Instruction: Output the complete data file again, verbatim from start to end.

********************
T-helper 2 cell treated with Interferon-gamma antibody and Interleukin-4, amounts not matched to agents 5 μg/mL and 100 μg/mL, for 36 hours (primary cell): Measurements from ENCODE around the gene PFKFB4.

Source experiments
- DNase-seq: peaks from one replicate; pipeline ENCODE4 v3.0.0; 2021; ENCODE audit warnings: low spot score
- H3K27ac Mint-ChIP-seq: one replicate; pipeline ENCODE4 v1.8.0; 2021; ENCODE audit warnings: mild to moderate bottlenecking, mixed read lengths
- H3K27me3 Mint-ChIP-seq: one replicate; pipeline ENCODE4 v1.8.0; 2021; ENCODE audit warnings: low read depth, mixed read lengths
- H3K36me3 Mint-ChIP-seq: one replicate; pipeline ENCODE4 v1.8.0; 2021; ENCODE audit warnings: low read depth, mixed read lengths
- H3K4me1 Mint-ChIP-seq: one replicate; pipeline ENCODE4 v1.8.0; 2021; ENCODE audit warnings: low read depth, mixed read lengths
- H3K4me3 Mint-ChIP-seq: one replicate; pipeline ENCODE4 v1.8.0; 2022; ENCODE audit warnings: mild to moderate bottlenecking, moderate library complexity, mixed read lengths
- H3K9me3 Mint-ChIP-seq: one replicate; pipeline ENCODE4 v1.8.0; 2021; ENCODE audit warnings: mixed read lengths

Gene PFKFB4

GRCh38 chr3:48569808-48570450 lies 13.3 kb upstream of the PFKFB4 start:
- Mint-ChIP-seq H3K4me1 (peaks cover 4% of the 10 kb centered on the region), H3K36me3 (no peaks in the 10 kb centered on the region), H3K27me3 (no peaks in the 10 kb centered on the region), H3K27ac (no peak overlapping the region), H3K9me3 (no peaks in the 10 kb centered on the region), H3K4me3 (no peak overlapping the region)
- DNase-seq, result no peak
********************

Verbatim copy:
T-helper 2 cell treated with Interferon-gamma antibody and Interleukin-4, amounts not matched to agents 5 μg/mL and 100 μg/mL, for 36 hours (primary cell): Measurements from ENCODE around the gene PFKFB4.

Source experiments
- DNase-seq: peaks from one replicate; pipeline ENCODE4 v3.0.0; 2021; ENCODE audit warnings: low spot score
- H3K27ac Mint-ChIP-seq: one replicate; pipeline ENCODE4 v1.8.0; 2021; ENCODE audit warnings: mild to moderate bottlenecking, mixed read lengths
- H3K27me3 Mint-ChIP-seq: one replicate; pipeline ENCODE4 v1.8.0; 2021; ENCODE audit warnings: low read depth, mixed read lengths
- H3K36me3 Mint-ChIP-seq: one replicate; pipeline ENCODE4 v1.8.0; 2021; ENCODE audit warnings: low read depth, mixed read lengths
- H3K4me1 Mint-ChIP-seq: one replicate; pipeline ENCODE4 v1.8.0; 2021; ENCODE audit warnings: low read depth, mixed read lengths
- H3K4me3 Mint-ChIP-seq: one replicate; pipeline ENCODE4 v1.8.0; 2022; ENCODE audit warnings: mild to moderate bottlenecking, moderate library complexity, mixed read lengths
- H3K9me3 Mint-ChIP-seq: one replicate; pipeline ENCODE4 v1.8.0; 2021; ENCODE audit warnings: mixed read lengths

Gene PFKFB4

GRCh38 chr3:48569808-48570450 lies 13.3 kb upstream of the PFKFB4 start:
- Mint-ChIP-seq H3K4me1 (peaks cover 4% of the 10 kb centered on the region), H3K36me3 (no peaks in the 10 kb centered on the region), H3K27me3 (no peaks in the 10 kb centered on the region), H3K27ac (no peak overlapping the region), H3K9me3 (no peaks in the 10 kb centered on the region), H3K4me3 (no peak overlapping the region)
- DNase-seq, result no peak